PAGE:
James Bond will pit his wits against a new terrorist
organisation in "Casino Royale" with a story-arc
to echo real world threats...
New Threats Face 007
22nd October 2005
Back in 1995 when Pierce Brosnan was revealed as James Bond in
his first teaser sequence, the "GoldenEye" trailer ran
the catchphrase: "It's a new world. With new enemies.
And new threats. But you can still depend on one man".
Fast-forward ten years, and a new 007 is about to be ushered
in again with a similar pretence. During Pierce Brosnan's tenure
as Bond, the world has seen an uprising of terrorist activity
and a "global war on terror" lead by the USA in Afghanistan
and Iraq. Craig's era as 007 will see an overlap with that real
With the story of Ian Fleming's debut 1953 novel set against
a Cold War backdrop, which is no longer relevant to today's political
and social climate, the writers of "Casino Royale" have
brought to story forwards fifty years.
The book's villain, Le Chiffre, is an agent of SMERSH whom
Bond bankrupts in the casino, ultimately leading SMERSH
to assassinate their own man.
SMERSH was in fact a real world organisation created by
the Soviet Union to carry out acts of vengeance, responsible
for ensuring loyalty to the state, and eliminating its enemies.
SMERSH is a contraction of Smyert Shpionam (roughly translated
- "Death to Spies"), its name was so feared during
the Cold War that "no sane man would dare speak it".
Ian Fleming utilised this real world threat as Bond's enemy
in the early novels, before introducing SPECTRE (SPecial
Executive for Counterintelligence, Terrorism, Revenge and
Extortion ) - a private organisation lead by Ernst Stavro
Screenwriters Neal Purvis and Robert Wade have brought
the plot up to date by introducing a new organisation for
James Bond to face off against in "Casino Royale"
and subsequent movies, much like the Connery era story-arc
of SPECTRE in the 1960's. Details on the new villainous
organisation are sketchy, but they will take on a terrorist
role, based out of a fictitious country.
Above: Donald Pleasance as the iconic
Ernst Stavro Blofeld, head of SPECTRE, in the 1967 film "You
Only Live Twice".
Fact / Fiction
The producers were careful not to overlap 007 with certain real-world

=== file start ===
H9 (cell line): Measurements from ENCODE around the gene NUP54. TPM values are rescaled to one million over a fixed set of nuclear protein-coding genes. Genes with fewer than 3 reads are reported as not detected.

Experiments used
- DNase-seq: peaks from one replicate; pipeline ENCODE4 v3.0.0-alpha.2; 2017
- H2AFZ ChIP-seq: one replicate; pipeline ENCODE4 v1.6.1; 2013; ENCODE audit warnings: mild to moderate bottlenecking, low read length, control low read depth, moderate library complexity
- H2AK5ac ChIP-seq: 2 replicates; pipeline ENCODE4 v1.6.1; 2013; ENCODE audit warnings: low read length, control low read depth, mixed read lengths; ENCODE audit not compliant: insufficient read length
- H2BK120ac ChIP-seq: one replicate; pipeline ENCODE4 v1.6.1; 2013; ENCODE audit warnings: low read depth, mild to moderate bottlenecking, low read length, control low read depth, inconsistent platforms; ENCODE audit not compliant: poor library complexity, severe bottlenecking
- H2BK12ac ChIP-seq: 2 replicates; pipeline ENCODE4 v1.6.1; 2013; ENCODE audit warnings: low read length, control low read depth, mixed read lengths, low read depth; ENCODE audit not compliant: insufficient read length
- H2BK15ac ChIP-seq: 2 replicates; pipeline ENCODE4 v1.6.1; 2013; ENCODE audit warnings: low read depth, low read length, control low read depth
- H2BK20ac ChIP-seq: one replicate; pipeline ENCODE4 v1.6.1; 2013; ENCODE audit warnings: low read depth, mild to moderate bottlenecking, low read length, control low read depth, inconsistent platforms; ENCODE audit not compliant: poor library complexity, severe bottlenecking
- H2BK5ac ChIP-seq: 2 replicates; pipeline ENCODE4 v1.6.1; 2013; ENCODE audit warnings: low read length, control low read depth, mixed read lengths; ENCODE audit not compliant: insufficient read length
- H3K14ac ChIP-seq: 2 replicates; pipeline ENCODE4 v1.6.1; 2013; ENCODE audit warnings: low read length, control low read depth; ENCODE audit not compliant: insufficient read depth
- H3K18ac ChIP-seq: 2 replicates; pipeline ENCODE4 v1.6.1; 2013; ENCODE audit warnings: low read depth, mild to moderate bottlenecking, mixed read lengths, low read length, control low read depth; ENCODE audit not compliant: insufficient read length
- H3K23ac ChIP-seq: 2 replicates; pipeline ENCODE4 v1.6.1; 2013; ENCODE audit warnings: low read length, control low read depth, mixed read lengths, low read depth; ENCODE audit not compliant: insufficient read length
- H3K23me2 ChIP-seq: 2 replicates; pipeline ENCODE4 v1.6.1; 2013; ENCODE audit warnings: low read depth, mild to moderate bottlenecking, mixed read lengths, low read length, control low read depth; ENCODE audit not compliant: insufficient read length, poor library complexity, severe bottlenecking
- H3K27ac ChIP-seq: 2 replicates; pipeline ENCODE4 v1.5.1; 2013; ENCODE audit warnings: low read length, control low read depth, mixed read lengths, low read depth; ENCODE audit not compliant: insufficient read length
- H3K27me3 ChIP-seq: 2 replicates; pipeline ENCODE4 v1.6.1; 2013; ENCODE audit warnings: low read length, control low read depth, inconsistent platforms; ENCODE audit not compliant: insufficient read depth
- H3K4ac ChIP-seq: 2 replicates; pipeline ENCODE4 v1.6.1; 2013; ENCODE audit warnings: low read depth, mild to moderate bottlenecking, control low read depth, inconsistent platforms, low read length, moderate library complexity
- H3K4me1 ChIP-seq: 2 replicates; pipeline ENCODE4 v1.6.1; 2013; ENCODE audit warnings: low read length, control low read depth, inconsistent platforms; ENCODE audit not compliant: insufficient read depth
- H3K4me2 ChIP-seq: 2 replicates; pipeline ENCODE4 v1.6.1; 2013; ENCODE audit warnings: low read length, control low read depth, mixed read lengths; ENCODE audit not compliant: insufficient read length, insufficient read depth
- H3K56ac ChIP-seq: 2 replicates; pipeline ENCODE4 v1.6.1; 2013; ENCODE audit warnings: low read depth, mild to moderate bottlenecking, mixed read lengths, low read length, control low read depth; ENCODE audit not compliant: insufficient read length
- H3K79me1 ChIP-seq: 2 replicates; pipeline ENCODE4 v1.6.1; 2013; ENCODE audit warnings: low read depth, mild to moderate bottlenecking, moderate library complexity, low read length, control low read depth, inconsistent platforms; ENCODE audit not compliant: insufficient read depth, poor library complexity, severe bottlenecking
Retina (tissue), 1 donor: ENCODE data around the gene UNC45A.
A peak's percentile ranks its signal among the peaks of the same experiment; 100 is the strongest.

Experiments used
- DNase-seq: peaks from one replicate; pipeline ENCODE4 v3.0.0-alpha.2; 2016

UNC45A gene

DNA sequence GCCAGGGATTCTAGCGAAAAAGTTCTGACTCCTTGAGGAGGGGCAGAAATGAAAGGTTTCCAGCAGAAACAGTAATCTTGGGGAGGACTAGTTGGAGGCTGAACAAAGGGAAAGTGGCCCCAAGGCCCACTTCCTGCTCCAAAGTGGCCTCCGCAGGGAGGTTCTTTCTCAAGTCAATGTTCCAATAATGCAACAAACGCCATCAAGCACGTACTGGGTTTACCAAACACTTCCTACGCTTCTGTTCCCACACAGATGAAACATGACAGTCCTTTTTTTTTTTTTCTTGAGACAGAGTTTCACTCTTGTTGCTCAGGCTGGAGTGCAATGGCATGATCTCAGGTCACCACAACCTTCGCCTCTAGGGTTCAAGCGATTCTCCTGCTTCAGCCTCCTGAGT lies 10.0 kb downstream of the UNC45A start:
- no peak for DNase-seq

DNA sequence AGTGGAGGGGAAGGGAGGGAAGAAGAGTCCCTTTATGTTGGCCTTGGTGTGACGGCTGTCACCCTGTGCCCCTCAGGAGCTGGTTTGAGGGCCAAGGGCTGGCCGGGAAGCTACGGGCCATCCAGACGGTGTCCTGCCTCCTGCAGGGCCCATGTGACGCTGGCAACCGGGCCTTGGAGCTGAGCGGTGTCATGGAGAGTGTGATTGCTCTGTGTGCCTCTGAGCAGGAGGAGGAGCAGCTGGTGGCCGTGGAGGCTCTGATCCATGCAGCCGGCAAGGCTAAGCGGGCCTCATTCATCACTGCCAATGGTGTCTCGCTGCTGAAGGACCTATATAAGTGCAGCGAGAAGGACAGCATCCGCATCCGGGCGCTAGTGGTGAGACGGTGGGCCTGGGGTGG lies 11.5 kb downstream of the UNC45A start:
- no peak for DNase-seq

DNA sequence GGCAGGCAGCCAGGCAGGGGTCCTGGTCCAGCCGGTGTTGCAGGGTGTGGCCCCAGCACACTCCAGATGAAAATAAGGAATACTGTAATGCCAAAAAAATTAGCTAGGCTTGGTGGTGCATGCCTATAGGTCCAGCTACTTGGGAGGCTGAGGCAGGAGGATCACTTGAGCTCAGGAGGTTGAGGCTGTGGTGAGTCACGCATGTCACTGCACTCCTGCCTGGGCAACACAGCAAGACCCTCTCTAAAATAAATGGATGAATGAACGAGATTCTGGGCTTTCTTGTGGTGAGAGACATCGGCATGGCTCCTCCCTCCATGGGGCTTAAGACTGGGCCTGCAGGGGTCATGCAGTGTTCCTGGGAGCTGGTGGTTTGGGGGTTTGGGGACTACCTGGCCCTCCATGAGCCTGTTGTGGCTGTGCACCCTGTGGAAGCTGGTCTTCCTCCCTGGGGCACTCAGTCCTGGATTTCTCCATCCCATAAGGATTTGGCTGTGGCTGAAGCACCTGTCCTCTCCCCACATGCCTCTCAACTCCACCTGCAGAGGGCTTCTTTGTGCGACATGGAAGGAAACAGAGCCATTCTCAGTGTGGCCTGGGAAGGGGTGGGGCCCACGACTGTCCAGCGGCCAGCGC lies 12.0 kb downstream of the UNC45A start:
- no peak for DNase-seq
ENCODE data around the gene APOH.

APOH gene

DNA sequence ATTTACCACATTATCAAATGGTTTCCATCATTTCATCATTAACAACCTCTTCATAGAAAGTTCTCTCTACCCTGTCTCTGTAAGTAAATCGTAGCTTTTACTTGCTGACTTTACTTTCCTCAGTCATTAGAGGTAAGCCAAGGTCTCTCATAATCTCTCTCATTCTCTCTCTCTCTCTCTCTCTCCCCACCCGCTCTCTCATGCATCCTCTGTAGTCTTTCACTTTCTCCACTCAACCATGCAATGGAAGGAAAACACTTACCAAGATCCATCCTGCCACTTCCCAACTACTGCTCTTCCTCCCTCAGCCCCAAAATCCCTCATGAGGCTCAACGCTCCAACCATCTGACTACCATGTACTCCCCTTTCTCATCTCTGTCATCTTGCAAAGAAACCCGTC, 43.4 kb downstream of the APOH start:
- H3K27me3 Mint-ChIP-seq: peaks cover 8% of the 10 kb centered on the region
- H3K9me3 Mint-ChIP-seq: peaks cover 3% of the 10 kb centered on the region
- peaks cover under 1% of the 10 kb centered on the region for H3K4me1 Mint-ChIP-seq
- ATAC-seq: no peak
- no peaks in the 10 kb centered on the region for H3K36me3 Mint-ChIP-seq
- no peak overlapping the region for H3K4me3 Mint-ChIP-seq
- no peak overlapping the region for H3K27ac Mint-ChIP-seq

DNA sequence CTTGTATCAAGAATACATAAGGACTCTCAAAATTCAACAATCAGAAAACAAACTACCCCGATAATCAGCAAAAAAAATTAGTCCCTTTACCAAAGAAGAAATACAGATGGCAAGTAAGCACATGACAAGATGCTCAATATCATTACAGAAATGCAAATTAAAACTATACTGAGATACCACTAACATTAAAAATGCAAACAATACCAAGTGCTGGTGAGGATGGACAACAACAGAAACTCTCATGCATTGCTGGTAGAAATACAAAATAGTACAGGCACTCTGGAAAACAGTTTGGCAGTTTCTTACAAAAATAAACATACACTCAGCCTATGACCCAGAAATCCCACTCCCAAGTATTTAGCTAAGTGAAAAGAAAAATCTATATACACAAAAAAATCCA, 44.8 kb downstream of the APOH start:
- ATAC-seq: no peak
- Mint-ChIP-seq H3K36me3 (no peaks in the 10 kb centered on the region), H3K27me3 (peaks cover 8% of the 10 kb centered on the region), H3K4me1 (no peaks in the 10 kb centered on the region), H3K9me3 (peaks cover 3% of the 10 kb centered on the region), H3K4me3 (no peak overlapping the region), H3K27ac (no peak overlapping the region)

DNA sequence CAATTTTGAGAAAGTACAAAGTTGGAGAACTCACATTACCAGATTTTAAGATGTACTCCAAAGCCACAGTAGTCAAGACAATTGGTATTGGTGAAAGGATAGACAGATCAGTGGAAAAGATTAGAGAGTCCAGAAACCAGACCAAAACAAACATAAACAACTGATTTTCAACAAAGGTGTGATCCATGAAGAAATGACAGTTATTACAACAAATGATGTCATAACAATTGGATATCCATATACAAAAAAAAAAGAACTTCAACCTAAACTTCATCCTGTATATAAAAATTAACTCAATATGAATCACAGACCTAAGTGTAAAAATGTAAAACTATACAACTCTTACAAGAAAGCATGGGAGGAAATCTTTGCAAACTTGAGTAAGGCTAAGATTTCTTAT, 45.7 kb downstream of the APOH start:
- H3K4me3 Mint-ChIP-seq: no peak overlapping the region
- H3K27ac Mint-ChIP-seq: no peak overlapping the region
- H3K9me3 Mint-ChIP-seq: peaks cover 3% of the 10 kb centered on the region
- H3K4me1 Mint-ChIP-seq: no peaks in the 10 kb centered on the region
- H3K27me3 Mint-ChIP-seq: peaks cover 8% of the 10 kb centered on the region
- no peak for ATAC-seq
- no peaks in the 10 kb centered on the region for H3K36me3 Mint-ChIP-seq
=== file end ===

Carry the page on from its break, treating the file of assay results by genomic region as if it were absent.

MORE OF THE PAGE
events back in 2002, following the tragic events of September
11th a year earlier. But "Die Another Day" did contain
a subtle reference to the changing times when M meets Bond underground
after his time spent captive in North Korea: "While you were
away, the world changed." Bond replies, "Not for me."
The latest plotline is likely to cause controversy in certain
parts of the world, much like the last film "Die Another
Day" that cast a North Korean as the central villain with
dreams of world conquest. Protests were made in both North and
South Korea, countries divided by a demilitarised zone that acted
as a centrepiece to (the fictitious) Colonel Moon's plans.
Although 007 may see things in black and white, the world around
him is far more complex, and "Casino Royale" will be
taking a brave step in developing storylines that have significant
overlap with today's political climate.
"Casino Royale", the 21st James Bond film,
will be directed by Martin Campbell and shooting is scheduled
to commence on January 17th 2006 for release on November 17th
2006, distributed by Columbia Pictures. British actor Daniel Craig
will James Bond, the sixth actor cast as 007. Stay tuned to MI6
for the latest and most accurate coverage of Casino
On Casino Royale
Bond #6 Casting Explained
Royale Press Conference Video
Craig Press Conference
James Bond 007 #6 is Daniel Craig
Campbell To Direct Casino Royale
Brosnan Confirms It's Over - 2nd February 2005
Curious History of Casino Royale